|| William Faulkner undoubtedly ranks one of the best and most influential writers both in America and in history. Among his various works of art, the most famous ones are those set in his fictional Yoknapatawpha County, which is molded out of his “native soil.” Despite their Southern setting, these works convey something universally true. As Faulkner often claims, he is just a story-teller, telling about man in conflict, about how he “endures and prevails.” Before he received due recognition, Faulkner wrote quite a few short stories which he expected would help him improve his economic condition, so that he could write novels at ease. Nevertheless, although he was motivated by economic interests, many of these short stories turned out very prominent. In my thesis, I translate and discuss three of his outstanding short stories--“Dry September,” “Red Leaves,” and “An Odor of Verbena.” By so doing, I hope I can introduce Faulkner’s world to his Taiwan readers, who might too easily reject his major novels for their complexity and long-winding sentences, but would be glad to savor the more accessible short stories.|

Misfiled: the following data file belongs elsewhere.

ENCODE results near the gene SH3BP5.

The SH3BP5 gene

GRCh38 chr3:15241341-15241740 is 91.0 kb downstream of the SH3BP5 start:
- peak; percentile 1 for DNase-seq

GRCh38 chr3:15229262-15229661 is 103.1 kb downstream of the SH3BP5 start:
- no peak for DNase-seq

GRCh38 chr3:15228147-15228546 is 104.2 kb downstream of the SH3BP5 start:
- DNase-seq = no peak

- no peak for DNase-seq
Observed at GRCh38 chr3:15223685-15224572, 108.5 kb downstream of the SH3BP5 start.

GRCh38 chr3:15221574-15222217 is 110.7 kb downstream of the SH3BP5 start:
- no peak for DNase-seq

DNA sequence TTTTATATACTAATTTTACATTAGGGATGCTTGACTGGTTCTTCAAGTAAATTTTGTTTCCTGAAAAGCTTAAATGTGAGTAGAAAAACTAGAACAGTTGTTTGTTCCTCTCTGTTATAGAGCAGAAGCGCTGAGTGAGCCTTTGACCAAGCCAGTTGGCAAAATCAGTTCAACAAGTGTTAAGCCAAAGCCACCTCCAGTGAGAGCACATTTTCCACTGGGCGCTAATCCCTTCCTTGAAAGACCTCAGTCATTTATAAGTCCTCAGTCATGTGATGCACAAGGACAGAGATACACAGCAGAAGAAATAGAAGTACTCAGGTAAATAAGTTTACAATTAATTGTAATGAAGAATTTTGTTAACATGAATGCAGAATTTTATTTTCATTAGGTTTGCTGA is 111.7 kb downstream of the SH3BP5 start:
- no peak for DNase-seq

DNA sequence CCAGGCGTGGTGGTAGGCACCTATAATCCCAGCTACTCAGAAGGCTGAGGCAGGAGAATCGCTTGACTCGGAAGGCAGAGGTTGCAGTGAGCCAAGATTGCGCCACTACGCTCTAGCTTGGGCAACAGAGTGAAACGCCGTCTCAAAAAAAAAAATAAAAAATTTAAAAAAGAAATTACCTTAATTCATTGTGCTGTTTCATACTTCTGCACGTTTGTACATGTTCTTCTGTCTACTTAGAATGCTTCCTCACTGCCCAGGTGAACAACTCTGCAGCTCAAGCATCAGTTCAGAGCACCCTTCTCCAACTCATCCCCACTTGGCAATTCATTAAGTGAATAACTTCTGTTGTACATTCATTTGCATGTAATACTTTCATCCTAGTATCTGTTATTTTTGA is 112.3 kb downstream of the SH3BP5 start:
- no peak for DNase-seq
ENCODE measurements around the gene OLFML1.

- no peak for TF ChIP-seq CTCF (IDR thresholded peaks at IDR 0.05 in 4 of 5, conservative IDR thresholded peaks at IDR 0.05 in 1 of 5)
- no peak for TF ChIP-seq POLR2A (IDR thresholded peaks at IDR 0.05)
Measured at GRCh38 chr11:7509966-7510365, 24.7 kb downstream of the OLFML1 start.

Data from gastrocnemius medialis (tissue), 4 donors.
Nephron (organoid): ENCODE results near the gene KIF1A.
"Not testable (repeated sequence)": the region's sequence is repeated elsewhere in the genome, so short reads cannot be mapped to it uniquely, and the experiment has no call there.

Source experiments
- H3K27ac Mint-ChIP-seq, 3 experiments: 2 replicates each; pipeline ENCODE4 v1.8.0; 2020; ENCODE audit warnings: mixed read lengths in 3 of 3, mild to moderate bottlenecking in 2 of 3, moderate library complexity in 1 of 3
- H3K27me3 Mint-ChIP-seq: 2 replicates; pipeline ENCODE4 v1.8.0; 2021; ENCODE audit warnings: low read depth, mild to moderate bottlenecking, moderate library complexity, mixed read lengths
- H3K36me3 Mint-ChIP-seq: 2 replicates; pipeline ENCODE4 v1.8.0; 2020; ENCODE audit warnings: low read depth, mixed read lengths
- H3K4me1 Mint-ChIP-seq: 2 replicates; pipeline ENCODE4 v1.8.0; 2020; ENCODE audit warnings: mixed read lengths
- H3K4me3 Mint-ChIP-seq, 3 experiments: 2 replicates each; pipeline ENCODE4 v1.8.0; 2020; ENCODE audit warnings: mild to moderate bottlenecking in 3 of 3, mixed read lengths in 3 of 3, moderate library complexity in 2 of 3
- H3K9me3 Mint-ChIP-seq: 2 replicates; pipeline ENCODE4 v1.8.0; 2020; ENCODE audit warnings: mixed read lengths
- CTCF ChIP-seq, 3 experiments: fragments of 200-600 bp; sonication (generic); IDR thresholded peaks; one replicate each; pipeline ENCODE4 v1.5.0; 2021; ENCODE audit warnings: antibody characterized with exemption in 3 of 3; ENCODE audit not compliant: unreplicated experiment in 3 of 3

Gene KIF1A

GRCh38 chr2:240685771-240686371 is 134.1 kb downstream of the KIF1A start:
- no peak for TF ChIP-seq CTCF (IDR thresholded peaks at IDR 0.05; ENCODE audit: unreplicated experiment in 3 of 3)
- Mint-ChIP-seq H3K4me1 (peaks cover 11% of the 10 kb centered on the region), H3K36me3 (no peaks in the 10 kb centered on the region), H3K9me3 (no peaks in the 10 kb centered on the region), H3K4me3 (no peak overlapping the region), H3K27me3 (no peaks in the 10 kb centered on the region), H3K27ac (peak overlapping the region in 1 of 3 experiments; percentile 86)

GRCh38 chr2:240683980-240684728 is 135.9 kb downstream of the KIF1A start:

The introductory part is divided into three chapters, beginning with a brief account of the author’s life and fiction. In the second chapter I discuss mainly the theme of “conflict” and the stylistic features in these three stories. Then, in the last chapter, giving some instances from my own translations and those by three translators in Mainland China, I try to demonstrate why translation is a demanding task.